Making the practice even more controversial is that parents are not notified when the school nurse gives girls emergency contraceptives. Girls as young as 14 are given pills when they ask for them.
The birth control is supplied by CATCH (Connecting Adolescents To Comprehensive Health). Health Department doctors write prescriptions that enable school nurses to give out the drug. This fall, students can receive birth-control injections every three months.
A student must simply inform a school nurse that she has had unprotected sex. If the girl passes a pregnancy test, she can be given the pill.
Last year in five schools, 567 students received Plan B tablets and 580 students were given Reclipsen, according to the New York Post.
Parents can opt out in advance by signing a form stating that their daughter cannot be given contraceptives. But according to the Department of Education, only 1-2 percent of parents have opted out.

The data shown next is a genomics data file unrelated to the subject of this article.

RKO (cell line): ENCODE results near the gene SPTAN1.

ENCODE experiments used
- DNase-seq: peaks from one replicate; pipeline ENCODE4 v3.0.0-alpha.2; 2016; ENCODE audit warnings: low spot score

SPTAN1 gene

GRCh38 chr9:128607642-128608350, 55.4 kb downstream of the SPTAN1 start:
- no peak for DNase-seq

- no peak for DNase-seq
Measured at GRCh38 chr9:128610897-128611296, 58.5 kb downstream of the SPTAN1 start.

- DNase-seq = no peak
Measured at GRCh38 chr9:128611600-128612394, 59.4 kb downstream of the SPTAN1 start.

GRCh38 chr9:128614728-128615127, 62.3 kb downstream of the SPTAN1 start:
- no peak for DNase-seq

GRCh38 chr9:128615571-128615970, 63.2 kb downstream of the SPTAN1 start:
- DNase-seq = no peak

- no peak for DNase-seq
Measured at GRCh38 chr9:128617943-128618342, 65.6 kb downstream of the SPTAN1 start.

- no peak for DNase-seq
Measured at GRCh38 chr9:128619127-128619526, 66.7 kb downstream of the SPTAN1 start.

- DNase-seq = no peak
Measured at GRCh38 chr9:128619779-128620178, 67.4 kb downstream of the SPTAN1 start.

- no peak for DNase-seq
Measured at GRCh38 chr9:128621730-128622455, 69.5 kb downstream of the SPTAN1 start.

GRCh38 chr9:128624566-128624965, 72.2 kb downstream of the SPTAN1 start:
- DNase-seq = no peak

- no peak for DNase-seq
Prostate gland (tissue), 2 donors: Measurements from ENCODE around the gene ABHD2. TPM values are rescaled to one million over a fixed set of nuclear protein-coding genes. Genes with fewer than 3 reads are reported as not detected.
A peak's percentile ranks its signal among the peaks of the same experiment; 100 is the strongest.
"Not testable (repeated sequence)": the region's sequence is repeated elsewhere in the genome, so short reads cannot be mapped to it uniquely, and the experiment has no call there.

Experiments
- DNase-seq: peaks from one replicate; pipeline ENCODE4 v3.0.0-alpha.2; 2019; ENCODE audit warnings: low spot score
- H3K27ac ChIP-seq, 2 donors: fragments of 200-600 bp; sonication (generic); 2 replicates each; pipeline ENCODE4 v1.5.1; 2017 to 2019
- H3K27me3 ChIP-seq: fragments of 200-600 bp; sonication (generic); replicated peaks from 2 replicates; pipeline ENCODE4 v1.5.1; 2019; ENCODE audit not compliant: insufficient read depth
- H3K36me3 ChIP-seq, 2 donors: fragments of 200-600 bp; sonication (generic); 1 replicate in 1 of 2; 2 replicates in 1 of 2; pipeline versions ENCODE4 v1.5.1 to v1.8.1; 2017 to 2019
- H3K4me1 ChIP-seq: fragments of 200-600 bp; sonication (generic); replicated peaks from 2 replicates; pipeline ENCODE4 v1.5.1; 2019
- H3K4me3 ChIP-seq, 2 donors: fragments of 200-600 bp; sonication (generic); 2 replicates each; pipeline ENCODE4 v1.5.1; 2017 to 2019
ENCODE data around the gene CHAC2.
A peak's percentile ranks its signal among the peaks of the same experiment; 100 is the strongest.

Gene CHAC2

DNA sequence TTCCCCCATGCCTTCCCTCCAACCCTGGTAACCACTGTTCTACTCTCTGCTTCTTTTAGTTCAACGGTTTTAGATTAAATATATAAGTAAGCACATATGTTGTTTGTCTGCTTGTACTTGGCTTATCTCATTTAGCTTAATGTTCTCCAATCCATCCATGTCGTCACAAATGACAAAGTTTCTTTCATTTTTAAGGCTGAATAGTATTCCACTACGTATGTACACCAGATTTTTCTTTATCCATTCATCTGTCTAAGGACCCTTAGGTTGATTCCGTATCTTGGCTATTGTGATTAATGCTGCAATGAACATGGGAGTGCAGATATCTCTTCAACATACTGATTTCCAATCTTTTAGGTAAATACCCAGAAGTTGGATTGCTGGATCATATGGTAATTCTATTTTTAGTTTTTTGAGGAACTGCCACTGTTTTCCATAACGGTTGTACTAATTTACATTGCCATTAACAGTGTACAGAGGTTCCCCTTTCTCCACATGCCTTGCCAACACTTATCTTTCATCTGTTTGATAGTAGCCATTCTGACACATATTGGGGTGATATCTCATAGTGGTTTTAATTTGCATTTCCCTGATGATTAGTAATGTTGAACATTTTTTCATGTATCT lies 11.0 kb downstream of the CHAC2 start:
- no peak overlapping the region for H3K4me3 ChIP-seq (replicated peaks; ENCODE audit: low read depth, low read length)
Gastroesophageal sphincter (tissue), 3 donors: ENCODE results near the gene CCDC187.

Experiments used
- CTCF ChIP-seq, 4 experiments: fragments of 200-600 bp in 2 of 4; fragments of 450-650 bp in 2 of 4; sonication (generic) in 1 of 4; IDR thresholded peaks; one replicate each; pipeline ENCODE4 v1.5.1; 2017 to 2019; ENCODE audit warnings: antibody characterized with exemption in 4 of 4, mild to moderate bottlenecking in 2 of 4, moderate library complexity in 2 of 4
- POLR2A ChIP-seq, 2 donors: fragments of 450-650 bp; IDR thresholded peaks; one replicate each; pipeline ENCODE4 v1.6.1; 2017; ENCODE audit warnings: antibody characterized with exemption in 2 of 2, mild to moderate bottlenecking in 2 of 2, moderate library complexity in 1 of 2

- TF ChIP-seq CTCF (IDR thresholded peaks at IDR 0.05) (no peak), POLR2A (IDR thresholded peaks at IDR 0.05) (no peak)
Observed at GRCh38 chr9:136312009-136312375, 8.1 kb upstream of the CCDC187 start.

The city says about 7,000 girls get pregnant by the time they reach the age of 17. It says more than half choose to get an abortion.
While NYC high schools have long supplied free condoms to sexually active teens, this is the first time city schools have dispensed hormonal birth control and Plan B, which can prevent pregnancy if taken up to 72 hours after unprotected sex.
About 28 percent of city students entering ninth grade have already had sex, and more than half are sexually active before completing high school, according to city data.
“Not my little girl,” parents believe.
Oh, yeah? Time to wake up!